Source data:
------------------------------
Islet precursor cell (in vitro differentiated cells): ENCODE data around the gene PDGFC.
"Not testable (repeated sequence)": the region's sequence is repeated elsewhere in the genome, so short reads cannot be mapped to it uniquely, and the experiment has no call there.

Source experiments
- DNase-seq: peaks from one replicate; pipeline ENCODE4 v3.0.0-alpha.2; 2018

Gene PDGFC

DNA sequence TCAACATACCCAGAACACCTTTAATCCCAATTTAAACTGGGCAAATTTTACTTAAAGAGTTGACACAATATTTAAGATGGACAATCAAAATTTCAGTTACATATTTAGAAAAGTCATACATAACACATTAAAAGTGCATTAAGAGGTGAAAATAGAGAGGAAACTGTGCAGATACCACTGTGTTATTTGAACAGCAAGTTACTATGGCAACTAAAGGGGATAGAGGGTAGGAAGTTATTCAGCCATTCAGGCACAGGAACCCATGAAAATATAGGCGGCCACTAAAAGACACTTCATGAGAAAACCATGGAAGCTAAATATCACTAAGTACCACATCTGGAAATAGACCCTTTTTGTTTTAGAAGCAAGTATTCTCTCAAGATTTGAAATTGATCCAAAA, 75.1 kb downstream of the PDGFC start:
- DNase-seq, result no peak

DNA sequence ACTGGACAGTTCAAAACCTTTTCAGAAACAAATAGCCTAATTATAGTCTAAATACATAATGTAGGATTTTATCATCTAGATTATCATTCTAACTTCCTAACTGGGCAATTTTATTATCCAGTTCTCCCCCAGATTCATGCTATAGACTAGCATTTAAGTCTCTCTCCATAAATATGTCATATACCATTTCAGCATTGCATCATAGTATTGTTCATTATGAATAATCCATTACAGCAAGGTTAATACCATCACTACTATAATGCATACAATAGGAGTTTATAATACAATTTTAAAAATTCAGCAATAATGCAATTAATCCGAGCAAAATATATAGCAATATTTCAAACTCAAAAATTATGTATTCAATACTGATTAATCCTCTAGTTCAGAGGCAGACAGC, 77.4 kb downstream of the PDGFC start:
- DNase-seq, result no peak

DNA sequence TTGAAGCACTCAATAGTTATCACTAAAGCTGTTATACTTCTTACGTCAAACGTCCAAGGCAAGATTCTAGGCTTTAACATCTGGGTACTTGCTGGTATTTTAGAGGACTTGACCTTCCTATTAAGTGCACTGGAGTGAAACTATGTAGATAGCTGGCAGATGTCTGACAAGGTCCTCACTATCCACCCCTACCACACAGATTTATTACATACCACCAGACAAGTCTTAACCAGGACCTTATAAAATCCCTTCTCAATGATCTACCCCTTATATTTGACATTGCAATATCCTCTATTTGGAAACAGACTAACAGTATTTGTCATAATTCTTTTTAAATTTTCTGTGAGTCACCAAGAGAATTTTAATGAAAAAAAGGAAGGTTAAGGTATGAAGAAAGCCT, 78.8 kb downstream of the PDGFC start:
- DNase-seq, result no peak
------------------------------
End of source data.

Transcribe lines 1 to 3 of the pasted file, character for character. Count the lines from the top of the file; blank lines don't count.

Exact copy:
Islet precursor cell (in vitro differentiated cells): ENCODE data around the gene PDGFC.
"Not testable (repeated sequence)": the region's sequence is repeated elsewhere in the genome, so short reads cannot be mapped to it uniquely, and the experiment has no call there.

Source experiments